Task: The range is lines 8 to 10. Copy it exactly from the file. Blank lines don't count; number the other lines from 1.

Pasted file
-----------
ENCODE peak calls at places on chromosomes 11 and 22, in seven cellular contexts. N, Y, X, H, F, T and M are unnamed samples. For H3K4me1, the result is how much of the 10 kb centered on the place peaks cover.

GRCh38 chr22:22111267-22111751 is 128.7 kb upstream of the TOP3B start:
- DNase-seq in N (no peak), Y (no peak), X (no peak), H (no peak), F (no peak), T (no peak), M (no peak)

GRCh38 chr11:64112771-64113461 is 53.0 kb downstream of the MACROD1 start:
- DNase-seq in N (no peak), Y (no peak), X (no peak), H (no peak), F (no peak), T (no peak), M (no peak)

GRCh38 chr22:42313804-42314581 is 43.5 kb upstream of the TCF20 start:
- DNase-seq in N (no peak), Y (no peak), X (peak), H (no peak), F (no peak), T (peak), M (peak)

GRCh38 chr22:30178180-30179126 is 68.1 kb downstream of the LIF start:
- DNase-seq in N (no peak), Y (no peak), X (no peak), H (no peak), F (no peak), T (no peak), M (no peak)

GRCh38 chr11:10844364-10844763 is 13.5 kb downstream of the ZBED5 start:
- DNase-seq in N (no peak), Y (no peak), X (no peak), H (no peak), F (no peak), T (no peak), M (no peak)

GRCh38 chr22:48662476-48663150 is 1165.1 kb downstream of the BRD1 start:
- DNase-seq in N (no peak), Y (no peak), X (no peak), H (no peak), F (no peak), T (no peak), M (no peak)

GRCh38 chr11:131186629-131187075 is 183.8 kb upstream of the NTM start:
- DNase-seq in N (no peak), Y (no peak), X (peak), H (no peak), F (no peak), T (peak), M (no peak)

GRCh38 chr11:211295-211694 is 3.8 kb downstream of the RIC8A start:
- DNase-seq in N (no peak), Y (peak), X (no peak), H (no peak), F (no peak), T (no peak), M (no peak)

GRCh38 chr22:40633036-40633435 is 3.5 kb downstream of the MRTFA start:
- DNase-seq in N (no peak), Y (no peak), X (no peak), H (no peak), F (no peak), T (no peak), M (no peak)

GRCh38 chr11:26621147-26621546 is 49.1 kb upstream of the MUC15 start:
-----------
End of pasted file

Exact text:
GRCh38 chr22:30178180-30179126 is 68.1 kb downstream of the LIF start:
- DNase-seq in N (no peak), Y (no peak), X (no peak), H (no peak), F (no peak), T (no peak), M (no peak)

GRCh38 chr11:10844364-10844763 is 13.5 kb downstream of the ZBED5 start: